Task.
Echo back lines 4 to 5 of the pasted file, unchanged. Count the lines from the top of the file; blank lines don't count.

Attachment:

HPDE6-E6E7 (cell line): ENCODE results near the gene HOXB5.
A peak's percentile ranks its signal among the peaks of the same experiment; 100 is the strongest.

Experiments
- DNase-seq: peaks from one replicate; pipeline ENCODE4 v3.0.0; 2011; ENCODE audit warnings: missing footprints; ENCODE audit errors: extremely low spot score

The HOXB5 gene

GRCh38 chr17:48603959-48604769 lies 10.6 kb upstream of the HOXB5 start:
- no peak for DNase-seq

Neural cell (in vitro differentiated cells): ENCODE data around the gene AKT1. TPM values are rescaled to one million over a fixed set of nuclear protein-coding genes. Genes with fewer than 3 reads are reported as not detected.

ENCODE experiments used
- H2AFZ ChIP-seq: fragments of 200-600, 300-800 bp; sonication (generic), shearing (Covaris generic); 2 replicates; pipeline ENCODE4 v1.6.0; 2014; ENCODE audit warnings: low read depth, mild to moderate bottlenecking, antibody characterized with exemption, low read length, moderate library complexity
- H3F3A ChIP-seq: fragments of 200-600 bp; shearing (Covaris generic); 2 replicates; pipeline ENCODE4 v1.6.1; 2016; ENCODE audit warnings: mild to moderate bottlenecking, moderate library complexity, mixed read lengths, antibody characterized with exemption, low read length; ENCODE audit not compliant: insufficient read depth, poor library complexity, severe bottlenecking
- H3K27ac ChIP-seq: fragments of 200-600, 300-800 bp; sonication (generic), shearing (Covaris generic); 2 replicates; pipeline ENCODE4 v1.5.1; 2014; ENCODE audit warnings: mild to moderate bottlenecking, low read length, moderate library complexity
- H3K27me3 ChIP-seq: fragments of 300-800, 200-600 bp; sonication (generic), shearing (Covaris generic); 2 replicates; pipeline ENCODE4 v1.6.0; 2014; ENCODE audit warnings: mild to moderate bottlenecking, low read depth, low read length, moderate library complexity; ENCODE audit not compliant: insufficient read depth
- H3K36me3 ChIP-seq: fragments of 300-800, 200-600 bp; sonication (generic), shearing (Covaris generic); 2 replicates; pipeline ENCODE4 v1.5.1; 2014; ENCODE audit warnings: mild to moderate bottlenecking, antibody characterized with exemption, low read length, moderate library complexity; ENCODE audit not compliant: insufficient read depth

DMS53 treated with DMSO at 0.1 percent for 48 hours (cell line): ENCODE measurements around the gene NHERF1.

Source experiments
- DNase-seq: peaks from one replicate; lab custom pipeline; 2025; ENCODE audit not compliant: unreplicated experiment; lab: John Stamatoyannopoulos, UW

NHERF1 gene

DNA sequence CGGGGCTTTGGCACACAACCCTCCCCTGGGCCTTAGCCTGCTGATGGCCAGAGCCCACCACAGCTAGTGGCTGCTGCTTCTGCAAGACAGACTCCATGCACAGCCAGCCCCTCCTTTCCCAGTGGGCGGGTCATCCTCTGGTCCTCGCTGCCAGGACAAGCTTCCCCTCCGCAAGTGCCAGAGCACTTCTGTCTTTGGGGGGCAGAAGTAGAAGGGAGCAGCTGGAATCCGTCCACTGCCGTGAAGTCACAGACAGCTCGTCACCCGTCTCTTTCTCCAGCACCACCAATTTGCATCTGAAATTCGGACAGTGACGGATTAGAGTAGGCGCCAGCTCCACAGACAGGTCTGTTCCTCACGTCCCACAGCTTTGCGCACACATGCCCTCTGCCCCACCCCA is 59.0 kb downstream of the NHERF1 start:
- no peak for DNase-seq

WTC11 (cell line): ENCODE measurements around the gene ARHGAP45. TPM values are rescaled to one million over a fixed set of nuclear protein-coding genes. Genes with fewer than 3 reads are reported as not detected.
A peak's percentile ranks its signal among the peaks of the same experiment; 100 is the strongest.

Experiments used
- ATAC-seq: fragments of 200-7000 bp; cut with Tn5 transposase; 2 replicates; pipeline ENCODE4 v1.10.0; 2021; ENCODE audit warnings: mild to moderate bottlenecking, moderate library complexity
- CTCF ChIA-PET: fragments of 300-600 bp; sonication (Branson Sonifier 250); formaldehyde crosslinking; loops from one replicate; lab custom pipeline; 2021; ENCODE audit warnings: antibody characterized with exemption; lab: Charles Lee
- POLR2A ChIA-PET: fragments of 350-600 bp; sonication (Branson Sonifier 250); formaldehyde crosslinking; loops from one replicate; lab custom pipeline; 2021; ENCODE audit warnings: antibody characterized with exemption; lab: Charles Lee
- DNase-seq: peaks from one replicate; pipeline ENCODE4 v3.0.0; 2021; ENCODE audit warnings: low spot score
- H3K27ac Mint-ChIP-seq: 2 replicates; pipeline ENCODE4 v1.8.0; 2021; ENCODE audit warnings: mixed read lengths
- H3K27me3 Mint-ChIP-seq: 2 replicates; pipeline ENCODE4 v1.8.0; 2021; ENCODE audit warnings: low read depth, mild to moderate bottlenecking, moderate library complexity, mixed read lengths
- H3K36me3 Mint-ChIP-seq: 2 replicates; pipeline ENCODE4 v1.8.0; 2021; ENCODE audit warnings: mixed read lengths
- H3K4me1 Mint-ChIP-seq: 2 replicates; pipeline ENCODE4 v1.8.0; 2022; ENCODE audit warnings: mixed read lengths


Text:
- DNase-seq: peaks from one replicate; pipeline ENCODE4 v3.0.0; 2011; ENCODE audit warnings: missing footprints; ENCODE audit errors: extremely low spot score

The HOXB5 gene